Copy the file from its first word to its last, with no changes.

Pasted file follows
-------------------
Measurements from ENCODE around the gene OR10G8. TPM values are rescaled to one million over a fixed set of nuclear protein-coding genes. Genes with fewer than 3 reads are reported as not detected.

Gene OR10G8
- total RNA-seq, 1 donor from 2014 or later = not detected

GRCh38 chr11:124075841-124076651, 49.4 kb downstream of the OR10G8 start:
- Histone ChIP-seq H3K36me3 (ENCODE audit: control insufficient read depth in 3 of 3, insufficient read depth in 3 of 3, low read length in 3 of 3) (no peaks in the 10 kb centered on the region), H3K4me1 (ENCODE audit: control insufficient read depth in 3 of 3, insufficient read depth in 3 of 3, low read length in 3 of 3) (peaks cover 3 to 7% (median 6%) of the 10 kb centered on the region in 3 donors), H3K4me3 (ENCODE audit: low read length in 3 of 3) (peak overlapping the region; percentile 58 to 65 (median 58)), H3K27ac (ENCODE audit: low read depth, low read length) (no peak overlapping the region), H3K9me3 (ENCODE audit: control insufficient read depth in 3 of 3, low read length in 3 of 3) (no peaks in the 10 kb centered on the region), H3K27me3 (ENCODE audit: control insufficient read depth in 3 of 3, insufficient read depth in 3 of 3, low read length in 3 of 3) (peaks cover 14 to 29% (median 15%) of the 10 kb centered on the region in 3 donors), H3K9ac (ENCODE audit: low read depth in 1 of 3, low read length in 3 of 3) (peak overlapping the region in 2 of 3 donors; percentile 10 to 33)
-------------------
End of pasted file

Measurements from ENCODE around the gene OR10G8. TPM values are rescaled to one million over a fixed set of nuclear protein-coding genes. Genes with fewer than 3 reads are reported as not detected.

Gene OR10G8
- total RNA-seq, 1 donor from 2014 or later = not detected

GRCh38 chr11:124075841-124076651, 49.4 kb downstream of the OR10G8 start:
- Histone ChIP-seq H3K36me3 (ENCODE audit: control insufficient read depth in 3 of 3, insufficient read depth in 3 of 3, low read length in 3 of 3) (no peaks in the 10 kb centered on the region), H3K4me1 (ENCODE audit: control insufficient read depth in 3 of 3, insufficient read depth in 3 of 3, low read length in 3 of 3) (peaks cover 3 to 7% (median 6%) of the 10 kb centered on the region in 3 donors), H3K4me3 (ENCODE audit: low read length in 3 of 3) (peak overlapping the region; percentile 58 to 65 (median 58)), H3K27ac (ENCODE audit: low read depth, low read length) (no peak overlapping the region), H3K9me3 (ENCODE audit: control insufficient read depth in 3 of 3, low read length in 3 of 3) (no peaks in the 10 kb centered on the region), H3K27me3 (ENCODE audit: control insufficient read depth in 3 of 3, insufficient read depth in 3 of 3, low read length in 3 of 3) (peaks cover 14 to 29% (median 15%) of the 10 kb centered on the region in 3 donors), H3K9ac (ENCODE audit: low read depth in 1 of 3, low read length in 3 of 3) (peak overlapping the region in 2 of 3 donors; percentile 10 to 33)